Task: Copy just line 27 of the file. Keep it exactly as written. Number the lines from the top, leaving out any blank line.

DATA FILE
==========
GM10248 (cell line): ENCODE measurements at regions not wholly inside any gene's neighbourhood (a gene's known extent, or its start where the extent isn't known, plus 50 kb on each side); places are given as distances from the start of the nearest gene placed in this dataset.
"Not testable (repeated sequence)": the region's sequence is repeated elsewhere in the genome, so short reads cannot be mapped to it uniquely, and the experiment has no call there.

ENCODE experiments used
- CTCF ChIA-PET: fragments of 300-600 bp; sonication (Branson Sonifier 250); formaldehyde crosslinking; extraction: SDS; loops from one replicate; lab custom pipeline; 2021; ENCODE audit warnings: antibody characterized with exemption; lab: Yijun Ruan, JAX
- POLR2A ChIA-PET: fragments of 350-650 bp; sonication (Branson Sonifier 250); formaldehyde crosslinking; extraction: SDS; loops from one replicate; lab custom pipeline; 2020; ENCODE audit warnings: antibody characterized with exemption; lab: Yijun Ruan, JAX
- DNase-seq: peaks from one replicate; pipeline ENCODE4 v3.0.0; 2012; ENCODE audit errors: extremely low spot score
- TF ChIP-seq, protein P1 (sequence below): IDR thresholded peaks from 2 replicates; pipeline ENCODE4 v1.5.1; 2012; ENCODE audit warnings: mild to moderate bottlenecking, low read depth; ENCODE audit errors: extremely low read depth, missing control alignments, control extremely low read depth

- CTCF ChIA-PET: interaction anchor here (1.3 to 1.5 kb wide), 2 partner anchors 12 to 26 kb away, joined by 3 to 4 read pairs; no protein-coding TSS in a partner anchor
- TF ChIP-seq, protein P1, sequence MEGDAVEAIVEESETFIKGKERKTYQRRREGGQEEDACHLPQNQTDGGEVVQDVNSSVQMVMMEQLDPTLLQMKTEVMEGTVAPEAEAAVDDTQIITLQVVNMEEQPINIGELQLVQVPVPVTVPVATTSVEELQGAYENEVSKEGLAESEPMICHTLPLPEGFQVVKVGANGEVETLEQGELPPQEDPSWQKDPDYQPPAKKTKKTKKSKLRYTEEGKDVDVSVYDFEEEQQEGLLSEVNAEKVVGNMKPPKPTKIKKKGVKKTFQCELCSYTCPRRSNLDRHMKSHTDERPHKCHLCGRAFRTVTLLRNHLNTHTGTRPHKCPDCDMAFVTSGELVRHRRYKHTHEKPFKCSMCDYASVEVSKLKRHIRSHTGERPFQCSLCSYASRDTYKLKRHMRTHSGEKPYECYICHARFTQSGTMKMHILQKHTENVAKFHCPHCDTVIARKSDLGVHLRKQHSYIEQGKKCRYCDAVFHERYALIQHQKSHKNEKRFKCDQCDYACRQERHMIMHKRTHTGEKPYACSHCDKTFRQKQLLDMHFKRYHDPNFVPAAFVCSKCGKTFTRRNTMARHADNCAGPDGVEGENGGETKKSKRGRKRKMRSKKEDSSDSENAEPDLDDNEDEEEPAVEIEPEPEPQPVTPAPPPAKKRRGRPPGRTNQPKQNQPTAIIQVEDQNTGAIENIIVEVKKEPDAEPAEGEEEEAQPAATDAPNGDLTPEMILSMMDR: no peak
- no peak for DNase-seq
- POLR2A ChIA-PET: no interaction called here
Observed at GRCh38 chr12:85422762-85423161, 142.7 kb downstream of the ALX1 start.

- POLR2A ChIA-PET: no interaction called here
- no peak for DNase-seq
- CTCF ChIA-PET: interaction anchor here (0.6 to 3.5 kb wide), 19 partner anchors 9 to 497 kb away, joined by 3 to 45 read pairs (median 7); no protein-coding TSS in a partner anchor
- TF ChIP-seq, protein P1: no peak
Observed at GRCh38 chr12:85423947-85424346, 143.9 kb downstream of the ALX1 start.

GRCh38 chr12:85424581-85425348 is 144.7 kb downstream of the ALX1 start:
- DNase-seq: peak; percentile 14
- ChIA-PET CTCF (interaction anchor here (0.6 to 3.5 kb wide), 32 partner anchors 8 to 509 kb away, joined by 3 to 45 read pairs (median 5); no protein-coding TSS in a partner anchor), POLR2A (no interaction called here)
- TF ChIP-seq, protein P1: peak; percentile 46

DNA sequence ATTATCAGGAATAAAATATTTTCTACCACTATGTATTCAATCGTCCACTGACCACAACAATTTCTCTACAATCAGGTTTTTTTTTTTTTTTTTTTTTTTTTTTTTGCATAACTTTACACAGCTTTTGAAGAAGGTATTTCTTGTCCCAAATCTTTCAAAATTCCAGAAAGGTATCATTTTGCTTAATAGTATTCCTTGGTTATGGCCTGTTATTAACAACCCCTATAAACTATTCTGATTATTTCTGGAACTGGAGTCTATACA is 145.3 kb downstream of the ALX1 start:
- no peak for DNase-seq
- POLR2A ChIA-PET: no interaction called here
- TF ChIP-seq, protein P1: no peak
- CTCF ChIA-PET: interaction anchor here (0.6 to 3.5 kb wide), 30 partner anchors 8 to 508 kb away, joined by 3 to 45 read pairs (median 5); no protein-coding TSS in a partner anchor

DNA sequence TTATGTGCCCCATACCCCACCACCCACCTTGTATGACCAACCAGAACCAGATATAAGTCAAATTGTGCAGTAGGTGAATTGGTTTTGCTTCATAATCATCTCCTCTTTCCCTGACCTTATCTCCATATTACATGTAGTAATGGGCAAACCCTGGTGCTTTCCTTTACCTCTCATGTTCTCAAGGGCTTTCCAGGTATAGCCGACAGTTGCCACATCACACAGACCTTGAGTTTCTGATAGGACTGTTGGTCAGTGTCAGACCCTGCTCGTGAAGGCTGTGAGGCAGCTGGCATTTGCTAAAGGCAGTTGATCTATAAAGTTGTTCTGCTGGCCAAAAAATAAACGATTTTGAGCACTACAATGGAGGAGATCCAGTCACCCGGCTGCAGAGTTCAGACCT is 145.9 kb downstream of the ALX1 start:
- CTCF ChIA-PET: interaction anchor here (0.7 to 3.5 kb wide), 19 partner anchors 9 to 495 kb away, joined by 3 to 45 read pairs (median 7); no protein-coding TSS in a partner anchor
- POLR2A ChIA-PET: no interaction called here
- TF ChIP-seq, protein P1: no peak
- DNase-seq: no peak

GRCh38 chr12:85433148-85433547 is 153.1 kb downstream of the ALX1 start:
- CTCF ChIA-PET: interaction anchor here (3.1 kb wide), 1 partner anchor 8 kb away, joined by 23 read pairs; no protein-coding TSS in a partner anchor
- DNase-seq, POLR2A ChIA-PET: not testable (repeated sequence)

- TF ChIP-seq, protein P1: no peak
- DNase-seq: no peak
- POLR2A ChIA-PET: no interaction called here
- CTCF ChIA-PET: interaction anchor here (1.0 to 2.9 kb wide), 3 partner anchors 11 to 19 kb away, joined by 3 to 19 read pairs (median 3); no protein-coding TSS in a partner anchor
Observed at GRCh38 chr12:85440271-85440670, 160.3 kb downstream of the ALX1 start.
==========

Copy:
DNA sequence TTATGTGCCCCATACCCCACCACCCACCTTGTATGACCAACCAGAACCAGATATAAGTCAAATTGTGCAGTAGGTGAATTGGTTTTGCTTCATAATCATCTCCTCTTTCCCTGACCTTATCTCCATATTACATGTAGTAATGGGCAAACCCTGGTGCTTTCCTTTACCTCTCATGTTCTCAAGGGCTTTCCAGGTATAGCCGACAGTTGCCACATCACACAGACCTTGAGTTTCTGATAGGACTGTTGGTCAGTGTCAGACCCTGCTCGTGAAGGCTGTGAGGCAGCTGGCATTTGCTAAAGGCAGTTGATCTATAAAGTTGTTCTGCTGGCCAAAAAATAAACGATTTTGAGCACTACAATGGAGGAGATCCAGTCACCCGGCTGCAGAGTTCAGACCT is 145.9 kb downstream of the ALX1 start: